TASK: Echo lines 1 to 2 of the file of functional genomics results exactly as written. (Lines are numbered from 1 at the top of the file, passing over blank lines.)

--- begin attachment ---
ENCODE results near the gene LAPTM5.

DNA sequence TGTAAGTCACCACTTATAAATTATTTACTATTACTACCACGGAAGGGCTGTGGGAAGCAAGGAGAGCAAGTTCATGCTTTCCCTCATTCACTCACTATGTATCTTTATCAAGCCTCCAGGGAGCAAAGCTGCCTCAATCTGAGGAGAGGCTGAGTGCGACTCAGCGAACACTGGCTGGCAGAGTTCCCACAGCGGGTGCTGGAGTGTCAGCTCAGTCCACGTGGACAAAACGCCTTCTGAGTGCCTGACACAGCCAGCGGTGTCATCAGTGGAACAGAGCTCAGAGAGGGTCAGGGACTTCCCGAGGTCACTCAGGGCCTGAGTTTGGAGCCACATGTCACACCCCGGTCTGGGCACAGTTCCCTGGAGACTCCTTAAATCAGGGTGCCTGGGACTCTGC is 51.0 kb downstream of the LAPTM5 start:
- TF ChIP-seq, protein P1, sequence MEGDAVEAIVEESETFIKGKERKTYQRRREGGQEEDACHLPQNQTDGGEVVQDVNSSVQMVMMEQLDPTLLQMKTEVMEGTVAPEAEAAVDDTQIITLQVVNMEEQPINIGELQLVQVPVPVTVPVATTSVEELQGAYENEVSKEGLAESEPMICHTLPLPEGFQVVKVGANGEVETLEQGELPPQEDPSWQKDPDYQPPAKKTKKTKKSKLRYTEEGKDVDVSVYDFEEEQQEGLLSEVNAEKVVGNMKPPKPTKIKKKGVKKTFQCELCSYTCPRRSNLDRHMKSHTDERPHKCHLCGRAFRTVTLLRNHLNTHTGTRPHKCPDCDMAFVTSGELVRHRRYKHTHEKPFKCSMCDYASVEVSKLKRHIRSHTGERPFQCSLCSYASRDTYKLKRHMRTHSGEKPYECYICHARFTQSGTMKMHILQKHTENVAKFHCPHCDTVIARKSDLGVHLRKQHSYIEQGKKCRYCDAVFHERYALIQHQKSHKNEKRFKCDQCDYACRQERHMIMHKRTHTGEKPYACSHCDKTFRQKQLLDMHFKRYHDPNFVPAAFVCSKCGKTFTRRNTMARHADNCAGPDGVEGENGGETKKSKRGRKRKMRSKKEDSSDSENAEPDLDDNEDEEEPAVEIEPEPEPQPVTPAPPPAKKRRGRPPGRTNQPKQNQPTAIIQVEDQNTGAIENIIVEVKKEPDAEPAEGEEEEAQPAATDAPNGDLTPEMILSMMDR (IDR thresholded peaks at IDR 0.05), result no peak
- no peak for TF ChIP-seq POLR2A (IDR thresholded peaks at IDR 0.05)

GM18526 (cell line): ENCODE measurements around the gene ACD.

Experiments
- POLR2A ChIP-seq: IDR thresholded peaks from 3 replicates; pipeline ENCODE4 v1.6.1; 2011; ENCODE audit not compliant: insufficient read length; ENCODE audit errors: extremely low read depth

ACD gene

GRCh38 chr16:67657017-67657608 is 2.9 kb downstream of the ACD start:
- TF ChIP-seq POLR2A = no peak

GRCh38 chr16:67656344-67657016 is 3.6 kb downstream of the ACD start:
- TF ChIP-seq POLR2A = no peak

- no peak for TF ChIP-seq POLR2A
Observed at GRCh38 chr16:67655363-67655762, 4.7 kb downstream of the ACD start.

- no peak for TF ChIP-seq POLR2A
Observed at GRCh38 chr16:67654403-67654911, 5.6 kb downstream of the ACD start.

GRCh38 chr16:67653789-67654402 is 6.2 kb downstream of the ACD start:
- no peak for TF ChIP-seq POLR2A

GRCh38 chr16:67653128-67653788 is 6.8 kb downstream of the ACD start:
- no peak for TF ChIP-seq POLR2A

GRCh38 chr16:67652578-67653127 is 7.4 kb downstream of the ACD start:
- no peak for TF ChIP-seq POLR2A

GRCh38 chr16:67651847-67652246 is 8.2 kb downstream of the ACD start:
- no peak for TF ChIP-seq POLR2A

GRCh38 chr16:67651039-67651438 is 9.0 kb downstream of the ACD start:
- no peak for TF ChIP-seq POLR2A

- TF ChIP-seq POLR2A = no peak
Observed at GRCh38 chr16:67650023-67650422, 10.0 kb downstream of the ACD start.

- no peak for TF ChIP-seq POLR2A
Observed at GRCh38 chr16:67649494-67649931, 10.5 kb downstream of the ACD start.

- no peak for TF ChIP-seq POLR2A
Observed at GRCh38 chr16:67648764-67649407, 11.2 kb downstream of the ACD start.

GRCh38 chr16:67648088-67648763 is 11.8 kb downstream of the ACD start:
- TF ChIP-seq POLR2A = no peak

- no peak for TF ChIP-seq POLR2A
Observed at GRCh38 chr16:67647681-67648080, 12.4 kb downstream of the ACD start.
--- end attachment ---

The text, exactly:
ENCODE results near the gene LAPTM5.

DNA sequence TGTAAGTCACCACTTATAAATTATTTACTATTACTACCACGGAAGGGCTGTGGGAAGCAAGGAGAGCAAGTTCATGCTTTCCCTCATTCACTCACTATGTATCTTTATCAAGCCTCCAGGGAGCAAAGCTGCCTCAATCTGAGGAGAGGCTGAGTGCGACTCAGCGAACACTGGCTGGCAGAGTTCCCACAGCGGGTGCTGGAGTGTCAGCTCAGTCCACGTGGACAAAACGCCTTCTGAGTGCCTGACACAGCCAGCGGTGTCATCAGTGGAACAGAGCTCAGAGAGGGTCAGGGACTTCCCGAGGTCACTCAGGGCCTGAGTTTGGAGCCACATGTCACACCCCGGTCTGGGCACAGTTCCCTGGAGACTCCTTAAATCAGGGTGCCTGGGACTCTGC is 51.0 kb downstream of the LAPTM5 start: